I also love a good road trip story, and this again has a very authentic feel. The guys travel miles on Snake’s motorcycle, and I could practical feel the vibrations from the bike, the dusty road, the endless miles stretching before them. I could just imagine myself driving down the famous Route 66 of 40 years ago, when it was a major highway and the tourists flocked. The little towns they pass and the people they meet all felt so authentic, as did that sense of bonding that comes from spending so much intense time with another person. This story takes place over just a few days, but we really see how that constant time spent together and the ordeals these guys go through just connect them in a way where their quick emotional connection felt natural to me.
The story really divides into two parts here. The first focuses primarily on the relationship, both physical and emotional, that is developing between Snake and Ryder. We are in Ryder’s POV, and we see the dawning awareness that Snake also is attracted to men, and then the ramping up of sexual tension as these guys recognize each other’s interest. The sex scenes are amazing here and incredibly hot. Wadsworth writes passion and erotica incredibly well and these scenes are just fan yourself hot. I especially loved an early scene as Ryder realizes Snake is interested in him and the guys slowly build up the sexual tension, turning each other on as they ride down the highway until neither one can take it anymore. Whew!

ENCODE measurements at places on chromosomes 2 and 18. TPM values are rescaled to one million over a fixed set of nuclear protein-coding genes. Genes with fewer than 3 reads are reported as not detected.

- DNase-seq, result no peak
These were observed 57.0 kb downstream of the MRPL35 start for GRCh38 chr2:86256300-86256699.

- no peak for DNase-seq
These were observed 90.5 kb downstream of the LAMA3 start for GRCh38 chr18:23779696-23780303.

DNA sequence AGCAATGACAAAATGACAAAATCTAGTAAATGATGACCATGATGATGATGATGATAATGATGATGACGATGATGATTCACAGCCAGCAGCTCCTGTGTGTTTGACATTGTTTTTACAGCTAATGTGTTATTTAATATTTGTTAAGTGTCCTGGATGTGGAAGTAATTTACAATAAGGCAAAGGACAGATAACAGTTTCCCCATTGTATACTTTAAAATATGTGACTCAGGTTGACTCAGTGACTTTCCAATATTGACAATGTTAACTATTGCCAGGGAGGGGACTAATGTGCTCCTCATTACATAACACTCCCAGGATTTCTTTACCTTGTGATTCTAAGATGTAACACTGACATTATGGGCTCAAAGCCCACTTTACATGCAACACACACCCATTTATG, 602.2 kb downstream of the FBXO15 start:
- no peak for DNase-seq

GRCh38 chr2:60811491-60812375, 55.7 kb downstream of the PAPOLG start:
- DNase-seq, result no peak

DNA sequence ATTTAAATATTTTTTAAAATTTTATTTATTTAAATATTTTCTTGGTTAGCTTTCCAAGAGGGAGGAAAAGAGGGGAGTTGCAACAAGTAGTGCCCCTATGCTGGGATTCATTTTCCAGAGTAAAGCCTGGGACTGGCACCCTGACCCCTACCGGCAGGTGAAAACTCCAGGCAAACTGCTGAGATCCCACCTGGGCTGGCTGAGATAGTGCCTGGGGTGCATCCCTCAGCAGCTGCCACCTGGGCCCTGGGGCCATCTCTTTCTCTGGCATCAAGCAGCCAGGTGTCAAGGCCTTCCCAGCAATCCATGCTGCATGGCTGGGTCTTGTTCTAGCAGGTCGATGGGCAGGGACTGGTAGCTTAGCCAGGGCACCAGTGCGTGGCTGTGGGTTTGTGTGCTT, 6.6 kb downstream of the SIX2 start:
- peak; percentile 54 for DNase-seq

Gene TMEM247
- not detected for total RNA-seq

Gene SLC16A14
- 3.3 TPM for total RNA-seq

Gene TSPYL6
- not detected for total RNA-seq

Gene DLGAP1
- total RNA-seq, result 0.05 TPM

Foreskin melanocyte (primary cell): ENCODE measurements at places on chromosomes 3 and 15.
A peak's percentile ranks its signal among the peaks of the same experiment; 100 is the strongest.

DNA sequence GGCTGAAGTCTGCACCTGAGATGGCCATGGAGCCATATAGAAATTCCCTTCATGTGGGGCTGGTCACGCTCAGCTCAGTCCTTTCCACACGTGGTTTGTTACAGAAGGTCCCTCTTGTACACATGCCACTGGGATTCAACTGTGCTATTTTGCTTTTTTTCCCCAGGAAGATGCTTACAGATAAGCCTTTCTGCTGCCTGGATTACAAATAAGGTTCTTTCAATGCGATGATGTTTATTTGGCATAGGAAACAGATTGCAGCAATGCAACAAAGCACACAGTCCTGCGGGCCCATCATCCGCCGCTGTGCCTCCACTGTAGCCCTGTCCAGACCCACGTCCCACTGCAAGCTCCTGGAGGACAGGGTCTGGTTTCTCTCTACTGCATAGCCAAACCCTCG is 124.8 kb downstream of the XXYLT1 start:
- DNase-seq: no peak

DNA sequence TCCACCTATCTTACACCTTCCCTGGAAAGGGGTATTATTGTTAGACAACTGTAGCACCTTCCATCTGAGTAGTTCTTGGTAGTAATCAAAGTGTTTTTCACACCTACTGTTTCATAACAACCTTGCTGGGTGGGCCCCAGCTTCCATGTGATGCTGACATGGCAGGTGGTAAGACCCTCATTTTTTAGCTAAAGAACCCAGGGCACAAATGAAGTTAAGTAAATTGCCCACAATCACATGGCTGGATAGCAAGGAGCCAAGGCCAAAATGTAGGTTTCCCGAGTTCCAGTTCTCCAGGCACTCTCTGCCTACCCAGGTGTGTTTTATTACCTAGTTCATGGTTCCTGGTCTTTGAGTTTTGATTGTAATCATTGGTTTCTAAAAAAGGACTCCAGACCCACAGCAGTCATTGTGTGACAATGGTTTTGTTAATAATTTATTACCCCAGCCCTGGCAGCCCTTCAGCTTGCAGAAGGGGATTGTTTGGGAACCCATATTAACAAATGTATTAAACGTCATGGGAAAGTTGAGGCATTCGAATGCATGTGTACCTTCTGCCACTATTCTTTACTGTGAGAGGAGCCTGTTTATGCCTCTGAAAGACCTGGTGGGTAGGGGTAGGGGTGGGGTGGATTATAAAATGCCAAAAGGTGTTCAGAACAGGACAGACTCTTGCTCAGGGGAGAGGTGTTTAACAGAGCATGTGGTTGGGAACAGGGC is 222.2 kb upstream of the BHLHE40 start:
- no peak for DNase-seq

The second part of the story focuses more on the various troubles these guys run into along the way, and the conflict of working out what the future will bring for them. I think this sort of two-part structure works well here as this is a long book and, while I loved all the sex scenes, they alone would not be enough to carry the story. Dealing with all of their problems also helps bond the guys as they work through the trouble together.